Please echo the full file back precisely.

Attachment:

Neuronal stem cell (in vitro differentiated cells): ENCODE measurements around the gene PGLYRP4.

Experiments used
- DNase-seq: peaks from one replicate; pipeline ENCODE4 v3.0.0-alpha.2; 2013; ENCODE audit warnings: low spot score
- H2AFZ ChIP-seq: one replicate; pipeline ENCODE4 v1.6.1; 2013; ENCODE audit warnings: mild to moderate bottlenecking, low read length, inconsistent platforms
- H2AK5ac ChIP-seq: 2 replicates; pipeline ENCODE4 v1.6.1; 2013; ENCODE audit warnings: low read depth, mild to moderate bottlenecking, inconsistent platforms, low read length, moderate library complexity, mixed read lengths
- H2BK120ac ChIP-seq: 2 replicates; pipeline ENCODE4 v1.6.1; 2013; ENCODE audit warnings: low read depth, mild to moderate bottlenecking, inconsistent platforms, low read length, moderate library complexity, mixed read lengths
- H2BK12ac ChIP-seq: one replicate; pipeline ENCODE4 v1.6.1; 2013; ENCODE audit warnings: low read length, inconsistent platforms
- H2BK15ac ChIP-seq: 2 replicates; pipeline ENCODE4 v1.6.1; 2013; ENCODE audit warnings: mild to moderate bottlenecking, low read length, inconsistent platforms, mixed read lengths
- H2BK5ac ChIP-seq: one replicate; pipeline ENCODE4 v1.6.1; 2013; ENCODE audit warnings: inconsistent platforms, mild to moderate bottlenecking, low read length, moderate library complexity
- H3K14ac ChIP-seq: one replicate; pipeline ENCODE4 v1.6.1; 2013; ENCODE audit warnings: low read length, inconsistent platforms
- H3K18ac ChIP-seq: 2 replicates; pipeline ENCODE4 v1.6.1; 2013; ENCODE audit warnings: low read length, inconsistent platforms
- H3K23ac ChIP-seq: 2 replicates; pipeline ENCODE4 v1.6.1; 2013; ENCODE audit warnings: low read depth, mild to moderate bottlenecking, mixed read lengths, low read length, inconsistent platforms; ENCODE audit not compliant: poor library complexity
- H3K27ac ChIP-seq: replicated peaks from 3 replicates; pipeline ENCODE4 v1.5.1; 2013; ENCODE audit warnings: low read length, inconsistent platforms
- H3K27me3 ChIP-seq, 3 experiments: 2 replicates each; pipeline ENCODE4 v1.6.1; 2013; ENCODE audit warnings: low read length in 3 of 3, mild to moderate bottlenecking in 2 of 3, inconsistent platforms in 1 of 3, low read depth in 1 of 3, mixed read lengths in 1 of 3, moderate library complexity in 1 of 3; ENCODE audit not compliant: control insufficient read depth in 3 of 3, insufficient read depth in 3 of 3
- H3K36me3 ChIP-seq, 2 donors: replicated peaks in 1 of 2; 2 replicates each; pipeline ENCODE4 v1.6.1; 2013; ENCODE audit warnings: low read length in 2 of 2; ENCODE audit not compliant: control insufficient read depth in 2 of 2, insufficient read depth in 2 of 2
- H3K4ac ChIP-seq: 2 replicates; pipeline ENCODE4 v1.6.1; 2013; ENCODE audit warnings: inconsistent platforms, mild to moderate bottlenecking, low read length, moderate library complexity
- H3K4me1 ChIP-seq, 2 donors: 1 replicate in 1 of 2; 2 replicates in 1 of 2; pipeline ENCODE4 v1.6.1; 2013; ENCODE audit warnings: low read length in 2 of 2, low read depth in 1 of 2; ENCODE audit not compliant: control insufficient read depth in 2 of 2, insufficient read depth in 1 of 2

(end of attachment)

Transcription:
Neuronal stem cell (in vitro differentiated cells): ENCODE measurements around the gene PGLYRP4.

Experiments used
- DNase-seq: peaks from one replicate; pipeline ENCODE4 v3.0.0-alpha.2; 2013; ENCODE audit warnings: low spot score
- H2AFZ ChIP-seq: one replicate; pipeline ENCODE4 v1.6.1; 2013; ENCODE audit warnings: mild to moderate bottlenecking, low read length, inconsistent platforms
- H2AK5ac ChIP-seq: 2 replicates; pipeline ENCODE4 v1.6.1; 2013; ENCODE audit warnings: low read depth, mild to moderate bottlenecking, inconsistent platforms, low read length, moderate library complexity, mixed read lengths
- H2BK120ac ChIP-seq: 2 replicates; pipeline ENCODE4 v1.6.1; 2013; ENCODE audit warnings: low read depth, mild to moderate bottlenecking, inconsistent platforms, low read length, moderate library complexity, mixed read lengths
- H2BK12ac ChIP-seq: one replicate; pipeline ENCODE4 v1.6.1; 2013; ENCODE audit warnings: low read length, inconsistent platforms
- H2BK15ac ChIP-seq: 2 replicates; pipeline ENCODE4 v1.6.1; 2013; ENCODE audit warnings: mild to moderate bottlenecking, low read length, inconsistent platforms, mixed read lengths
- H2BK5ac ChIP-seq: one replicate; pipeline ENCODE4 v1.6.1; 2013; ENCODE audit warnings: inconsistent platforms, mild to moderate bottlenecking, low read length, moderate library complexity
- H3K14ac ChIP-seq: one replicate; pipeline ENCODE4 v1.6.1; 2013; ENCODE audit warnings: low read length, inconsistent platforms
- H3K18ac ChIP-seq: 2 replicates; pipeline ENCODE4 v1.6.1; 2013; ENCODE audit warnings: low read length, inconsistent platforms
- H3K23ac ChIP-seq: 2 replicates; pipeline ENCODE4 v1.6.1; 2013; ENCODE audit warnings: low read depth, mild to moderate bottlenecking, mixed read lengths, low read length, inconsistent platforms; ENCODE audit not compliant: poor library complexity
- H3K27ac ChIP-seq: replicated peaks from 3 replicates; pipeline ENCODE4 v1.5.1; 2013; ENCODE audit warnings: low read length, inconsistent platforms
- H3K27me3 ChIP-seq, 3 experiments: 2 replicates each; pipeline ENCODE4 v1.6.1; 2013; ENCODE audit warnings: low read length in 3 of 3, mild to moderate bottlenecking in 2 of 3, inconsistent platforms in 1 of 3, low read depth in 1 of 3, mixed read lengths in 1 of 3, moderate library complexity in 1 of 3; ENCODE audit not compliant: control insufficient read depth in 3 of 3, insufficient read depth in 3 of 3
- H3K36me3 ChIP-seq, 2 donors: replicated peaks in 1 of 2; 2 replicates each; pipeline ENCODE4 v1.6.1; 2013; ENCODE audit warnings: low read length in 2 of 2; ENCODE audit not compliant: control insufficient read depth in 2 of 2, insufficient read depth in 2 of 2
- H3K4ac ChIP-seq: 2 replicates; pipeline ENCODE4 v1.6.1; 2013; ENCODE audit warnings: inconsistent platforms, mild to moderate bottlenecking, low read length, moderate library complexity
- H3K4me1 ChIP-seq, 2 donors: 1 replicate in 1 of 2; 2 replicates in 1 of 2; pipeline ENCODE4 v1.6.1; 2013; ENCODE audit warnings: low read length in 2 of 2, low read depth in 1 of 2; ENCODE audit not compliant: control insufficient read depth in 2 of 2, insufficient read depth in 1 of 2